This was it. If ever there was an occasion that should have told Kelly he was a real contender for the yellow jersey, this should have been it.
Somewhere there is a parallel universe, a place where Greg LeMond didn’t get shot, a place where Michele Ferrari flunked out of biology, a place where Andy Hampsten actually won the Tour.
In that better world, Sean Kelly goes back to his bedroom that night, considers his place in the world and makes a decision to pursue the GC, Hinault be damned. In the stages that follow, he sits on wheels, allows others to close gaps, eschews sprints in favor of saving something for the high mountains and time trials.
On stage 17, the stage that takes in the Tourmalet and Aspin before ascending to Luz Ardiden, the day of LeMond’s epic wait, when he sat up for teammate Hinault, Kelly is fresh, in the break, hits the jets and finishes on same time with the stage winner, Pedro Delgado, taking the yellow jersey and holding it to Paris. We can dream, right?
The reality is that Kelly was the most existential of riders; not to sprint for whatever place he could within his group was anathema to his very being. No rider has ever been more present in his need to achieve.
So what really happened after stage 8? Kelly took the field sprint for sixth place following a five-man breakaway. No lesson learned. Amazingly, on stage 12, the second Alpine stage, he showed his true ability. On the day of the Colombians—Fabio Parra and Lucho Herrera took first and second—Kelly led home the favorites, a mere 38 seconds back, this following a stage of 269 km and seven categorized climbs. Sean Kelly was one of the world’s finest climbers, only he didn’t know it.
The next day in the Villard de Lans time trial, Kelly finished tenth, 1:42 down on Vanderaerden but only 35 seconds down on Hinault. Stage 15 was same stuff, different stage: Kelly finished third, leading the favorites to the finish. On stage 16 he faltered, only finishing sixth—third in the lead group.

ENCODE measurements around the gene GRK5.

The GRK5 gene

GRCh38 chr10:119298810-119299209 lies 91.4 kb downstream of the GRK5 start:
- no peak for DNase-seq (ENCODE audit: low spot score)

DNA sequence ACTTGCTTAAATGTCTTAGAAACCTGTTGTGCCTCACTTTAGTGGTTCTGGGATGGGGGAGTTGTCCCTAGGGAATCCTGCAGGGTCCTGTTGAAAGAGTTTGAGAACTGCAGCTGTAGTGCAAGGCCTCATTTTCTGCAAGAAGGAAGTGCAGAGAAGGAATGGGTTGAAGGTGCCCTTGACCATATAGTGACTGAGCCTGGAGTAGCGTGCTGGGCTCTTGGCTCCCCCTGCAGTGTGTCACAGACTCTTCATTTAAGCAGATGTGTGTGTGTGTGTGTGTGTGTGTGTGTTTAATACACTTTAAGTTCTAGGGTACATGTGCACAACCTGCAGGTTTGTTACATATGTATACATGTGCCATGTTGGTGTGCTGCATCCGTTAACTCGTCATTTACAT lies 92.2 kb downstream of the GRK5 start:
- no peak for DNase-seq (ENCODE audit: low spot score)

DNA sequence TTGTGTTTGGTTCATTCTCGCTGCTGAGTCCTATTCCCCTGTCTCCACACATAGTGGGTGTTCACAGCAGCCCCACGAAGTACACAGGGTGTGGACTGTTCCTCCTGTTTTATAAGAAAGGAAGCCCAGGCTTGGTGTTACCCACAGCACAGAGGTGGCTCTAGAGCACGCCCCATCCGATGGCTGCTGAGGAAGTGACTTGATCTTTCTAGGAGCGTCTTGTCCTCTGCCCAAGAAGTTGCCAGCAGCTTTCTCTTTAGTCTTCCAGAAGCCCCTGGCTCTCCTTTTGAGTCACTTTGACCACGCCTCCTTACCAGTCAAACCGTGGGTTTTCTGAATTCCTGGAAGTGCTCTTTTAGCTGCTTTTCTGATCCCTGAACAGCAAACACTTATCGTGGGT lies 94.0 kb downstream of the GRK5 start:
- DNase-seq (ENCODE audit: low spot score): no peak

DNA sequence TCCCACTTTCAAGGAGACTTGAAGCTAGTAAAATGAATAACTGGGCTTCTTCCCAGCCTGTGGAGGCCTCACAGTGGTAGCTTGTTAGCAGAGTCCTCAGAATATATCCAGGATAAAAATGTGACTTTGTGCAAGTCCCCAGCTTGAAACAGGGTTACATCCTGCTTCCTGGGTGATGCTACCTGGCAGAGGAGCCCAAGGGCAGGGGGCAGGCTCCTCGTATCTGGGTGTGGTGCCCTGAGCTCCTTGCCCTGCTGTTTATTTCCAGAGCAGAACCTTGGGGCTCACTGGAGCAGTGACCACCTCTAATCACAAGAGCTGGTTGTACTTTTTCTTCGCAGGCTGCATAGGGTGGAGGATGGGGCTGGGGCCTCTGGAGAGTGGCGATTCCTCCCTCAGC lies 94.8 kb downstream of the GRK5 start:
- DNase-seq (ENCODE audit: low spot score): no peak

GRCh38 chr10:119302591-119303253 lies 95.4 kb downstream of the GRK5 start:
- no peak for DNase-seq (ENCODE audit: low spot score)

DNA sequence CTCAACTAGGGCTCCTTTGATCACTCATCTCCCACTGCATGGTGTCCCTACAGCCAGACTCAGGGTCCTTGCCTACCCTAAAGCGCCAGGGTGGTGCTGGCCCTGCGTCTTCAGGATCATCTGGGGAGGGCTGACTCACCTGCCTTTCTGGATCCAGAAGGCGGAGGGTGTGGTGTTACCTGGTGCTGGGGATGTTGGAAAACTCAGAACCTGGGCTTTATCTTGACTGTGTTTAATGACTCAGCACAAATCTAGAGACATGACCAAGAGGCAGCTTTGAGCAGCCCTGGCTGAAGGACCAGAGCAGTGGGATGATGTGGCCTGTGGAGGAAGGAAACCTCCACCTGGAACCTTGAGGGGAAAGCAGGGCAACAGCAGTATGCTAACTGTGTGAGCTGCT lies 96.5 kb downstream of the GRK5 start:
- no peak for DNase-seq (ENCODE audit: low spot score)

Stage 17 was the fateful day of Paul Koechli’s betrayal of Greg LeMond, telling the wunderkind not to ride for himself, that Hinault—who had been less dropped by the leaders than dumped in a ditch and left for dead—was only 40 seconds back. LeMond and others have estimated that Hinault may have been down as much as three minutes. The American was the heartsick girl waiting for her dream date to call.
Kelly was fourth on the stage, behind three of the finest climbers of that generation: Pedro Delgado, Luis Herrera and Fabio Parra. Fourth. Ahead of LeMond (fifth), Phil Anderson (eighth), Joop Zoetemelk (11th) and Stephen Roche (12th). Hinault would finish 18th, 1:13 behind Kelly’s group.
Kelly often told journalists that he would have a bad day in the high mountains. July 17 was a double-stage day. Stage 18a wasn’t it. The course took in the Soulor and finished atop the Aubisque; Roche escaped and the ensuing chase saw riders finishing alone or in twos and threes. Kelly came second, rolling across the line alone. In the afternoon, stage 18b wasn’t it, either. Kelly again led the favorites across the line, third behind a two-man breakaway.
Bordeaux, aside from being known for some of the greatest wines, is perhaps the spiritual home to sprinters. Because every approach to the city is flat, races that end in Bordeaux end in sprints. Eric Vanderaerden took this one, with Kelly a close second.
LeMond took the final time trial around Lac de Vassiviere. Hinault was a mere 5 seconds back, while Kelly was at 54 seconds, giving up only 49 seconds to Hinault.
Mathijs, who took stages 1 and 2, threw the victory salute on the Champs Élysées, but at his shoulder … never mind, you know the drill. History shows that Kelly took home the green jersey with 434 points to Greg LeMond’s (yes, Greg LeMond) 332. That year, the top pure sprinter was Vanderaerden in fifth with 258 points. But because of the race between LeMond and Hinault, often forgotten is the fact that Kelly, a sprinter, finished fourth, at 6:26.
The Big Picture
It’s easy to see Sean Kelly’s career as a case of what might have been. Imagine Marlon Brando saying, “I coulda been a contender,” with an Irish brogue. However, in interviews, Kelly himself has no such illusions.
At a celebration of his career when he retired he told an interviewer who questioned him about possible regrets, “Cycling has been everything for me. If I had stayed in Carrick on Suir, as a farmer or as a bricklayer—as I was before I became a cyclist—I would never be as well off financially as I am, and as well known. I made a name for myself, I’ve travelled the world. So you know cycling has brought me so much, it’s brought me everything, really.”
From Issue 14. Buy it here.